I want to break it down for you. So that we all may have a better understanding of what we are actually doing with these oils.
We can start with, What is a Carrier Oil? A carrier oil, or a CO, is simply a seed oil, that is preferably organic and cold pressed. Examples of these would be, olive oil, grape seed oil, coconut oil, avocado oil, etc. The purpose, is to dilute the highly concentrated essential oil before you apply it to you skin. Not all essential oils need to be diluted, but we will get more into that later on.
Therapeutic Grade Essential Oils are highly concentrated. What do I mean? According to the Essential Oils Reference Guide book, (p.1) it takes 5,000 lbs. of rose petals to produce 1 kilo of rose oil. Making these oils, very potent and powerful indeed.
Why is it important to choose only Therapeutic Grade Essential Oils? Adulterated and mislabeled oils present a danger to consumers. Today, most Lavender oil sold in America is actually a hybrid called “Lavandin” and then sold as Lavender. It is typically mixed with synthetic chemicals to give it a more fragrant or “perfume” like scent.
Properly distilled Lavender is a very soft fragrance. Nothing similar to what you would find in a market perfume. Sadly, misled consumers are happy to purchase this at $7 or $10 per half ounce. Blissfully unaware that it could be potentially be more harmful to them.
Adulterated oils mixed with synthetic chemicals extenders, can cause a series of health concerns. Including, rashes, burns, skin irritations, and even allergic reactions. Besides being completely devoid of any therapeutic qualities.
How do you know if you have a “real” high quality essential oil? Chapter 4 in the Essential Oils Reference Guide Book, provides a detailed list of questions to ask your supplier. Start by asking:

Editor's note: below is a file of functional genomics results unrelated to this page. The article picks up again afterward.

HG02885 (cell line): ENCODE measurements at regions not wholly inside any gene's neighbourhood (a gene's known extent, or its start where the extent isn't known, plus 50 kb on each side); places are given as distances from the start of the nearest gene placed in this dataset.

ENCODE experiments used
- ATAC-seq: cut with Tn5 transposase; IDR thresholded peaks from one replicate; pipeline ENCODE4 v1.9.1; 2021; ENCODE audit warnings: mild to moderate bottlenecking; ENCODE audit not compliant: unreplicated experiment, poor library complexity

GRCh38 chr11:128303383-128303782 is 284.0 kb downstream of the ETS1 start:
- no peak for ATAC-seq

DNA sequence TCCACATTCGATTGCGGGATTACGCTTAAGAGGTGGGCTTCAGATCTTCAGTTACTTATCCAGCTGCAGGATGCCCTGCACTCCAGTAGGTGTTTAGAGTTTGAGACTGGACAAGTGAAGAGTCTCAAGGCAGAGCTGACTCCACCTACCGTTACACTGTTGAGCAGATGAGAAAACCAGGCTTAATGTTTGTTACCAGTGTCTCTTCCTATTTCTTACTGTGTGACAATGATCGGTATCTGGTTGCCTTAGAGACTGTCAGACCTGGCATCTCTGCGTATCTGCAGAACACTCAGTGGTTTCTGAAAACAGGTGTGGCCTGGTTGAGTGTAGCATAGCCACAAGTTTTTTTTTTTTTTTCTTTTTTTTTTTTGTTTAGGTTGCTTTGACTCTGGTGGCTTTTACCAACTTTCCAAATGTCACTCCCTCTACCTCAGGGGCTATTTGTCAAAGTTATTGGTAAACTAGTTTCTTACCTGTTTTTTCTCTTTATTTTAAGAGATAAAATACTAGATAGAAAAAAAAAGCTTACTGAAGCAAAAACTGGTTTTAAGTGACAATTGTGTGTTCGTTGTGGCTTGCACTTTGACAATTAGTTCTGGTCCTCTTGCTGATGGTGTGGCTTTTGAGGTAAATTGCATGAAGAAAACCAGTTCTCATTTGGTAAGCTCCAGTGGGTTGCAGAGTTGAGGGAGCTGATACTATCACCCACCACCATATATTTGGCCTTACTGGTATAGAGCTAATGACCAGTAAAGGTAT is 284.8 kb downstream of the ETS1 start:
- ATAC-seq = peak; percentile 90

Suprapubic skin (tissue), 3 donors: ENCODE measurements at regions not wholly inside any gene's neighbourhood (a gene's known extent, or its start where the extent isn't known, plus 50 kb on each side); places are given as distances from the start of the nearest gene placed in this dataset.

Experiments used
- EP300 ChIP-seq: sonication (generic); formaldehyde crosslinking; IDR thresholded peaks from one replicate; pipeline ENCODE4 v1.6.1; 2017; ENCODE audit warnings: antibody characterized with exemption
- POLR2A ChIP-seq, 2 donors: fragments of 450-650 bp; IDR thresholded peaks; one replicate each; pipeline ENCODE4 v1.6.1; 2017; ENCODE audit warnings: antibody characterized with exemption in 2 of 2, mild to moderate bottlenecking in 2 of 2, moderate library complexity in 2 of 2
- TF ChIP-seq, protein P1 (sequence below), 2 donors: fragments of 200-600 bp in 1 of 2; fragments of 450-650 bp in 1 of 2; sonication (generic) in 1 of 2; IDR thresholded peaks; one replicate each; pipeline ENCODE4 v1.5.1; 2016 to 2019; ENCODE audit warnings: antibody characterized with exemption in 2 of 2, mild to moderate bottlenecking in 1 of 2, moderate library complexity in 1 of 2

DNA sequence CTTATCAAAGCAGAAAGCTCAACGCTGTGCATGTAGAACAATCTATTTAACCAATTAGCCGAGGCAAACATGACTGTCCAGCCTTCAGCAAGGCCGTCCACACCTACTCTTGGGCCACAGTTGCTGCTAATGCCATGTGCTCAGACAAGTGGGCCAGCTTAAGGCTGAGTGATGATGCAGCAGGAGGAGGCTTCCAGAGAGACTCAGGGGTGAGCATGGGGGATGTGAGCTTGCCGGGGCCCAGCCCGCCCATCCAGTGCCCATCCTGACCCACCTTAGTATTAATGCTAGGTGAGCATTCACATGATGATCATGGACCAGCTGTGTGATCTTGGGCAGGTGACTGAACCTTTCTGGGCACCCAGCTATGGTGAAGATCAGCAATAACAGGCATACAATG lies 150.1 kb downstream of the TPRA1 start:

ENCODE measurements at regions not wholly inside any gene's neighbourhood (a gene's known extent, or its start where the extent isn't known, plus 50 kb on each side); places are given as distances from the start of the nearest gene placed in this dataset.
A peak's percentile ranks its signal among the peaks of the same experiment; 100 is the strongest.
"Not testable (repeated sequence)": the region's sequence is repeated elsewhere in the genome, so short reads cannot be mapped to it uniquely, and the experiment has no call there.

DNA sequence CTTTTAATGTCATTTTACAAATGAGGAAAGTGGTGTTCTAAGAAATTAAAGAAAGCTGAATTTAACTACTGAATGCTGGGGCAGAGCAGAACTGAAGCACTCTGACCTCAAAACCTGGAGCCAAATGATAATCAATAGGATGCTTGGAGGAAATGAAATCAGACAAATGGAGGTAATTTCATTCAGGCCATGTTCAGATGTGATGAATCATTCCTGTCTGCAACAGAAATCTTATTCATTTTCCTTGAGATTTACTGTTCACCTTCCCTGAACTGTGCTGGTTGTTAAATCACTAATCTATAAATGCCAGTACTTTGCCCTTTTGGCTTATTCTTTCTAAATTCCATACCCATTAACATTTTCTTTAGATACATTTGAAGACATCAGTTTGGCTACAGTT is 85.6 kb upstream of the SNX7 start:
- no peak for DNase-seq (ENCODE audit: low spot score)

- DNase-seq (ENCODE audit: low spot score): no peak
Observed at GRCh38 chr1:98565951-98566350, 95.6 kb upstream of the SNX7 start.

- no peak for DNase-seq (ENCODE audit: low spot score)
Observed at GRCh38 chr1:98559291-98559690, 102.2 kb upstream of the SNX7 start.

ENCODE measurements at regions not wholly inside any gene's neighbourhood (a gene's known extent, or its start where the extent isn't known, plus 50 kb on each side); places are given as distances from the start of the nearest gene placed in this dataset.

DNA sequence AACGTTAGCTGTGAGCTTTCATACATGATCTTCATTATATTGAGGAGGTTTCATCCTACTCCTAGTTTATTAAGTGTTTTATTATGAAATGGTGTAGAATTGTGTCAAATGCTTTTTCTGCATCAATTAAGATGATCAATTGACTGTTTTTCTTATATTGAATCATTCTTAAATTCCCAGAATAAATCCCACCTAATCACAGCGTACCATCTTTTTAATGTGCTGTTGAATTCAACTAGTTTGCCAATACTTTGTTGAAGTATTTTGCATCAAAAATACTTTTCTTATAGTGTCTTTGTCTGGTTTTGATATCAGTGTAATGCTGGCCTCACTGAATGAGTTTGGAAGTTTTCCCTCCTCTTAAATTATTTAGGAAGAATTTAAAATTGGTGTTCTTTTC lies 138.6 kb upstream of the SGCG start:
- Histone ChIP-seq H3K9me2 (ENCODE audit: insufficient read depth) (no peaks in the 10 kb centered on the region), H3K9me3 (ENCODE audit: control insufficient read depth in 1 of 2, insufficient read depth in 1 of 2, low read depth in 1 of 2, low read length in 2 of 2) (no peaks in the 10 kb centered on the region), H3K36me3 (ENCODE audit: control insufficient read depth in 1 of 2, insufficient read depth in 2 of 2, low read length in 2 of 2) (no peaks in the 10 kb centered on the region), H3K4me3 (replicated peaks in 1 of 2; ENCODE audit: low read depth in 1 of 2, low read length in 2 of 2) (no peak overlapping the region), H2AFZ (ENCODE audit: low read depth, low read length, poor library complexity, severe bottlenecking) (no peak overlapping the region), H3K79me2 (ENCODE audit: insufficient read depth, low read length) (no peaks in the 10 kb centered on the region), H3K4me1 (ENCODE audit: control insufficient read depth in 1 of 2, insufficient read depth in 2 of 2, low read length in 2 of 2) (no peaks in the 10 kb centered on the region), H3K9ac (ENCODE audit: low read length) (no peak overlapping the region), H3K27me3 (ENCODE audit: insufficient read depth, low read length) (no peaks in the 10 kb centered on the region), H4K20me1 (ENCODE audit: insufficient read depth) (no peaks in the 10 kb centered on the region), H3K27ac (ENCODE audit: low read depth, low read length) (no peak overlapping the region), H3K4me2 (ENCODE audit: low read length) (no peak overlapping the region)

- Does your supplier grow and distill organically grown herbs?
- Are the distillation facilities part of the farm, where the herbs grow so they are freshly distilled, or do they wait days to be processed and lose potency?
- How is the distillation process preformed? Is it done with low pressure and low temperature to preserve the chemical constitute of the oils?
- How long has your supplier been in business?
- Also look for bottle labels to have the common name of the actual plant such as, Lemon (Citrus Lemon) or Lavender (Lavandula angustifolia)
You want to be sure that what you are absorbing to your body, or inhaling into your lungs is 100% therapeutic quality. No exceptions. No excuses. If you are unsure, I highly recommend finding out. If that information is not readily available, I would second guess using their products until you know for sure.
You do not want to take chances with something that is supposed to provide health benefits. Only to find out later down the road, it has caused more concerns then it has helped. Know your oils. Be confident in what you are using and sharing with others.
Now I want to share with you a complete list of oils that are broken down by the necessary dilution requirements. Some oils can be applied neat, meaning they do not require any carrier oil. And are also considered safe to apply on children 2 and up, as such. (children under 2, should always use a carrier oil with application, at least 1 -2 drops per tsp) While with other oils, it is recommended that you use a carrier oil with every application. As they can be more sensitive when being applied directly to the skin. These too can be applied to children safely, but will require the oil to be additionally diluted.
According to the Essential Oils Reference Guide book, children 2 and over can safely use oils up to 15 drops per ounce. There are exactly 2 tablespoons, in one ounce. So, I did the math and that comes down to about 7-8 drops per Tbsp and roughly 2-3 drops per tsp. Children over 6 are considered to able to use oils just like adults, with caution. Always, always, always start with the proper dilutions on children, and see how it effects them before continuing.